There are 37 neighbourhoods in Urla District:[4]

  • Altıntaş
  • Atatürk
  • Bademler
  • Balıklıova
  • Barbaros
  • Birgi
  • Camiatik
  • Çamlıçay
  • Demircili
  • Denizli
  • Gülbahçe
  • Güvendik
  • Hacıisa
  • İçmeler
  • İskele
  • Kadıovacık
  • Kalabak
  • Kuşçular
  • M.Fevzi Çakmak
  • Naipli
  • Nohutalan
  • Ovacık
  • Özbek
  • Rüstem
  • Sıra
  • Şirinkent
  • Torasan
  • Uzunkuyu
  • Yağcılar
  • Yaka
  • Yelaltı
  • Yeni
  • Yenice
  • Yenikent
  • Zeytinalanı
  • Zeytineli
  • Zeytinler


Enterprises in Urla 2007
Services 592
Industrial 16
Commerce 1,200
Exporters 4
Agricultural 3,204

Secondary and/or seasonal residences continue to play a key role in Urla's economy, as demonstrated by the high number of residences (26,000 in all for the district) as compared to its population. Although Urla is keen to upgrade its arguments as a tourism destination with a wider appeal, the number of beds available in its accommodation units remains rather modest at only 185.

Urla's fish restaurants and other local specialties, notably a layered pastry called "katmer" is famous. Urla's name is also associated in Turkey with a particular breed of "okra", red in color, called "kınalı bamya" in Turkish.

While there are no large shopping malls in Urla, mid-size distributors and small commerces abound, especially in the coastal section of the district center. The total number of companies for the district as a whole was 1,812 in 2007. There are four banks operating through four branches in Urla.

In 2006, the district realized exports reaching 524,068 US Dollars, mostly agricultural products with added value. Some marble and lime is quarried but the contribution of mining activities to the general economy of the district is low. The same can be said for industrial activities in general, which are almost exclusively based on agriculture or livestock. The three small industrial zones present in the district center since the 1990s, employing about 650 people, usually house enterprises focused on maintenance and reparation activities.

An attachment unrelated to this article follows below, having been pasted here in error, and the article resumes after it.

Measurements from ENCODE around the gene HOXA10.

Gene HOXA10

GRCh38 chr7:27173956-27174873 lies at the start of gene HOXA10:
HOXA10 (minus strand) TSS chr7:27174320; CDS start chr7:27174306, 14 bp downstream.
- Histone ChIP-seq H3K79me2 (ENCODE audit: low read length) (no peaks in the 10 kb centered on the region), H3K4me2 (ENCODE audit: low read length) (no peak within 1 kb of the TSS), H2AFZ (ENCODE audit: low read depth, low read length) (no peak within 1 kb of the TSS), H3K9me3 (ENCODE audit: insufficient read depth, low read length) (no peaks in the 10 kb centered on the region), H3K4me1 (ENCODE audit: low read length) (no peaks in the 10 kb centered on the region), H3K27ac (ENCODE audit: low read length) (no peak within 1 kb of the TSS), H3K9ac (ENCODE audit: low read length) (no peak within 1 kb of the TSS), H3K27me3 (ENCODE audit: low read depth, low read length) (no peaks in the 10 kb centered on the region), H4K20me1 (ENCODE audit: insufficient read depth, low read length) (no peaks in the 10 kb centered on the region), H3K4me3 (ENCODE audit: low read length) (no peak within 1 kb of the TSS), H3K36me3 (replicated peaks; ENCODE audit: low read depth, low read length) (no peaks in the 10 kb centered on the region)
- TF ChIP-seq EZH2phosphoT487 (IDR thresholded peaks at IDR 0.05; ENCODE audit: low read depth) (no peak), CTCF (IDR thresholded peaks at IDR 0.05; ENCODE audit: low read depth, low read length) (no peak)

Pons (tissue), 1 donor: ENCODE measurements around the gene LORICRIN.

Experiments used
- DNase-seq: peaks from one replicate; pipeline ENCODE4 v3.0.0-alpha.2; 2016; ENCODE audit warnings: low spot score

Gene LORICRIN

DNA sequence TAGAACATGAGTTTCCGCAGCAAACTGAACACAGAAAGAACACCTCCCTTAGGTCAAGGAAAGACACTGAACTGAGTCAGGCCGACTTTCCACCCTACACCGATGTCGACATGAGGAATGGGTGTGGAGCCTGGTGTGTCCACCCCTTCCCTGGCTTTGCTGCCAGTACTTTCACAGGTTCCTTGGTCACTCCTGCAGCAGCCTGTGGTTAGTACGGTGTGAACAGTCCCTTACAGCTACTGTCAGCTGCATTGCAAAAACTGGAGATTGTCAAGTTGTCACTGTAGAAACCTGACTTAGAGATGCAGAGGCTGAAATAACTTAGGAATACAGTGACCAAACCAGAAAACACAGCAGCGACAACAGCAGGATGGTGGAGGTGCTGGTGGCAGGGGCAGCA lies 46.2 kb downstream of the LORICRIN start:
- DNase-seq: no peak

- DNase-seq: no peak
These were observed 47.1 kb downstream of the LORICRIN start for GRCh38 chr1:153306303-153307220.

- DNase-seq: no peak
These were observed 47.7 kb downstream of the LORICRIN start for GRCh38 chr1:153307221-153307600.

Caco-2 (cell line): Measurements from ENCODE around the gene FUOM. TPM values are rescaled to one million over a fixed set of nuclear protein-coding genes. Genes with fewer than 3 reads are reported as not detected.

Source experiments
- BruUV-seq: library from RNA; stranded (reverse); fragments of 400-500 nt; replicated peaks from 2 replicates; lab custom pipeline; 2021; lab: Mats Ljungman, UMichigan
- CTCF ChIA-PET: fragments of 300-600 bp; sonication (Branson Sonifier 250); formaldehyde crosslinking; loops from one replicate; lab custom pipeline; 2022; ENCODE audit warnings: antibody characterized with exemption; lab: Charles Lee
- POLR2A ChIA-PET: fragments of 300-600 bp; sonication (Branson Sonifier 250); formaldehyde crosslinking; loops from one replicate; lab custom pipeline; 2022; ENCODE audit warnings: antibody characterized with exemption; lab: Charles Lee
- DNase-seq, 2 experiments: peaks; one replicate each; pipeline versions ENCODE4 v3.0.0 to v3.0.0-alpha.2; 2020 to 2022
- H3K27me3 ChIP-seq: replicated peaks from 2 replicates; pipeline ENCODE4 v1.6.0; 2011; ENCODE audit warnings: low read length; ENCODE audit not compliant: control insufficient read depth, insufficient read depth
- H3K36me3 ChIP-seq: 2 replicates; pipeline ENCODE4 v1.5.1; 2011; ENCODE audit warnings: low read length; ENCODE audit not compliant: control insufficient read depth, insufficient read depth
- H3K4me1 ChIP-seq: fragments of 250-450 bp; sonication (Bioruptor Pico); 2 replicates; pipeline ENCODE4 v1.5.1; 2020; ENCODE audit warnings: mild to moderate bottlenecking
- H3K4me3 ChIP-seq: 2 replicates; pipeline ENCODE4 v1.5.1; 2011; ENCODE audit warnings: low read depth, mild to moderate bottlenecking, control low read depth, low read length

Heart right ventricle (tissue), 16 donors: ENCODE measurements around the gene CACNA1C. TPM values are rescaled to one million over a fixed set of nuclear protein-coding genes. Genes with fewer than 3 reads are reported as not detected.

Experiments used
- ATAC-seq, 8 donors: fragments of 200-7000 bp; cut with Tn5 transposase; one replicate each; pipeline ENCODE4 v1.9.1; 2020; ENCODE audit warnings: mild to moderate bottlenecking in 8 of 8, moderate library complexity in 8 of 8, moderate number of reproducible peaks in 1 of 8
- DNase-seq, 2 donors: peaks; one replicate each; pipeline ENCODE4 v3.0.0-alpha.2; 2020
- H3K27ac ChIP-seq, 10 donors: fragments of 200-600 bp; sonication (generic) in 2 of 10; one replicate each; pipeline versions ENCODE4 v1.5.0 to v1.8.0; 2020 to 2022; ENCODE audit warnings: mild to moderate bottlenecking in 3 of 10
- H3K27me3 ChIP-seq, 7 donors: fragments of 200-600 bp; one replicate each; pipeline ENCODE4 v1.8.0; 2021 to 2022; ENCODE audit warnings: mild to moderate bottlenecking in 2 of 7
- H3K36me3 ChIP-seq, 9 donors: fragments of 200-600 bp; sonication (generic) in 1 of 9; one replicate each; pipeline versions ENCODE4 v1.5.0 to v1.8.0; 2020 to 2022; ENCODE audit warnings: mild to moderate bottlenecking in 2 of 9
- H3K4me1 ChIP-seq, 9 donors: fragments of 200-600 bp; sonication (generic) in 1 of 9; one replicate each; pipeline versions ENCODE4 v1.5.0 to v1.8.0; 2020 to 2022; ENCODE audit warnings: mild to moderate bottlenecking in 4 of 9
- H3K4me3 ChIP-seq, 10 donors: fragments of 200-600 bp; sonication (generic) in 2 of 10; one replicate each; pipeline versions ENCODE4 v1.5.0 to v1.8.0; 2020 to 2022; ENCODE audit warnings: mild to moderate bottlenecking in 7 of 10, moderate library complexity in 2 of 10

Fruit&vegetable production 2006 (tonnes)
Olive (for olive oil) 14,205
Tomato (for table consumption) 5,200
Watermelon 4,300
Okra (red) 3,700
Olive (for table consumption) 3,700
Tomato (for sauce) 2,600
Artichoke 1,500
Grape (for table consumption) 1,146
Satsuma 852
Cabbage 750
Aubergine 600
Watermelon 560
Chili pepper 420
Lettuce 340
Broccoli 250
Grape (for wine) 240
Orange 135
Nectarine 105

Agricultural production remains the determinant activity for much of the district. In the district's total agricultural area of 971.5 hectares, 21% of which is irrigable, 36% is accounted by olive orchards and 17% by vegetable gardens. There are about six hundred thousand olive trees across the district. Although fruits and vegetables in general, and citrus fruits, vineyards, decorative plants and flowers (especially chrysanthemum, hyacinth, narcissus and carnation) in particular, correspond for each only to 1 or 2 per cent of the total area used for agriculture, their added value for the district economy as a whole is significant.